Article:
States study tour opens principal's eyes
Murray McDonald doesn't know who put him up for a fellowship that allowed him to clock up almost 13,500 kilometres checking out American schools and universities.
But the principal of Aberdeen School in Dinsdale is certainly grateful for the Woolf Fisher Fellowship.
"I don't know how I got the opportunity but I grabbed it with both hands and I made the most of it. . .Trip of a lifetime," he said.
"Everything was an eye-opener."
Actually he thought news he'd won one of the fellowships - which can't be applied for - was a scam letter at first.
But the chance to head overseas and look into different teaching practices was real.
Once their itinerary was approved, he and wife Vivienne Cory-Wright headed off for the 10 weeks of term two.
One of the eye-openers was San Diego's High Tech High, which started in 2000.
Students chose their teachers based on the topic they were offering, McDonald said.
"I might be a teacher there and I say ‘I'm going to do a 10-week block on aeronautics'. So you get kids aged from X to Y who will choose you as their teacher because of the subject . . . And all subjects, like maths, English, are taught in the context of this big project that they'll engage in for a period of time."
In another town he visited "either extreme", he said.
One school of 700 students had its own chef and a little "eating garden".
"Five miles down the road another school had to feed 950 children a day lunch . . . There was only four toilets for girls and four toilets for boys in that school," he said.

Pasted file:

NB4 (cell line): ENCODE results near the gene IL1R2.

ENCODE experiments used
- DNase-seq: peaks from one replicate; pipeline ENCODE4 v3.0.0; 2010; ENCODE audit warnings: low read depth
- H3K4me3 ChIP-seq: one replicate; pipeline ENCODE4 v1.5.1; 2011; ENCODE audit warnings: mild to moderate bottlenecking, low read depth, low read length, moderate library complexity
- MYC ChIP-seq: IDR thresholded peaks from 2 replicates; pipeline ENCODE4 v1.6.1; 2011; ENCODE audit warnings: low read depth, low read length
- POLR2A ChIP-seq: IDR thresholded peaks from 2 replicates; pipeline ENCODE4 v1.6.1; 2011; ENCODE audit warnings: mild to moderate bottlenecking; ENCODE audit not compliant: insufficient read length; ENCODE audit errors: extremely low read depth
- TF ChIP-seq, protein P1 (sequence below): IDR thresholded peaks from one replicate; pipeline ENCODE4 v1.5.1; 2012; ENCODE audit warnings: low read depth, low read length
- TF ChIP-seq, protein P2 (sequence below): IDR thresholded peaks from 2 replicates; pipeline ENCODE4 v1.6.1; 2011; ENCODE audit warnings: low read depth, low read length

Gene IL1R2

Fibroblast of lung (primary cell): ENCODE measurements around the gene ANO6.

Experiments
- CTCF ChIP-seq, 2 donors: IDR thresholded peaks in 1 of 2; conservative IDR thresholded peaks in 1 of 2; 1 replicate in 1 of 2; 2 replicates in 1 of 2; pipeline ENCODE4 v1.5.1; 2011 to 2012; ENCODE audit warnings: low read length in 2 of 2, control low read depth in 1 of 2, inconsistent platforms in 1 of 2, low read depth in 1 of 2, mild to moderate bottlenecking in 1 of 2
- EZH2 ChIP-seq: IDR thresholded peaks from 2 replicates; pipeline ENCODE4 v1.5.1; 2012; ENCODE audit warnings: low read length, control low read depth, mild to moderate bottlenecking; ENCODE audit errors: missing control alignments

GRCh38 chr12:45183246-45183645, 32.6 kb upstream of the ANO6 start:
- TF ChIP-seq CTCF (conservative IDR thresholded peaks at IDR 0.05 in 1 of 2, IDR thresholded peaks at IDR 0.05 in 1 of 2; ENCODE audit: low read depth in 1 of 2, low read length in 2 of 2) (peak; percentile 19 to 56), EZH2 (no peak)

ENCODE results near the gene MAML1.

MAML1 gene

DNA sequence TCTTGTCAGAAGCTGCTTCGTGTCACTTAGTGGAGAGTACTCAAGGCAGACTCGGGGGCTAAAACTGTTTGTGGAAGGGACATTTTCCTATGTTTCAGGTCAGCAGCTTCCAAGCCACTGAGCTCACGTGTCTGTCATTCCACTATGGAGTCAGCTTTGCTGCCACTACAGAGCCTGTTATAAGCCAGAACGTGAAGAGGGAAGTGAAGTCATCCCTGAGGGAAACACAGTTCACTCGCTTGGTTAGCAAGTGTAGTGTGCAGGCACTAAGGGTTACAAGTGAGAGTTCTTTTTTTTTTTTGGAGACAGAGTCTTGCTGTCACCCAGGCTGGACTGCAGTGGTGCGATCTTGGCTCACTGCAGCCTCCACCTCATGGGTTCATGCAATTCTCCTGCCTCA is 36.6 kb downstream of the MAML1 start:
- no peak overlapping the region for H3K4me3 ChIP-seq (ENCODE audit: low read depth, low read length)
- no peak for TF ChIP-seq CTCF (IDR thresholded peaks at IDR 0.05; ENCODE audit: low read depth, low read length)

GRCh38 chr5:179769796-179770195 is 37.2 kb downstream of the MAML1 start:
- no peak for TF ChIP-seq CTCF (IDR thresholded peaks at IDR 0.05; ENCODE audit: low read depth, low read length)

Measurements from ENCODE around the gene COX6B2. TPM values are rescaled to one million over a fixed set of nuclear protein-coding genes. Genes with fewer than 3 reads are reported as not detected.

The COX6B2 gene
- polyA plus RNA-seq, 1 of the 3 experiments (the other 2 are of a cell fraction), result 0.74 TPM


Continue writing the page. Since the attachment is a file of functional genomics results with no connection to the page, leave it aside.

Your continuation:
"There are those with and those without in the States. And, in the same system, those with are so much more advantaged than those without."
The large numbers of students moving between schools was an issue for many, and better-off schools often head-hunted the best teachers.
Some differences between New Zealand and the States were more cultural.
New Zealand principals had a closer and more effective relationship with the Ministry of Education, he said.
"If Hekia Parata was sitting here I would be able to have an intelligent one-on-one conversation . . . We would be able to establish common ground."
And many American teachers had after-school jobs - for example, 20 of one principal's staff of 25, McDonald said.
"They'd be gone by five past three. In America, in most states, you can only keep your staff back two hours a fortnight for professional development and learning. Here, my teachers voluntarily come here at school at seven o'clock for their meetings."
New Zealand principals and teachers had freedom to tailor the curriculum, whereas Americans were more driven by textbooks.
Budgets were also smaller in New Zealand, McDonald said, and here school fences were decorative.
A short leadership course at Harvard finished off his trip - though the university was closed the day before due to a bomb threat - and McDonald was pleased to hear respected Kiwi education researcher and professor John Hattie cited often.
Now he's come back with a goal.
"The school should be at the heart of community and I'm going to be working a lot stronger on that," he said.
"I'm going to hammer it."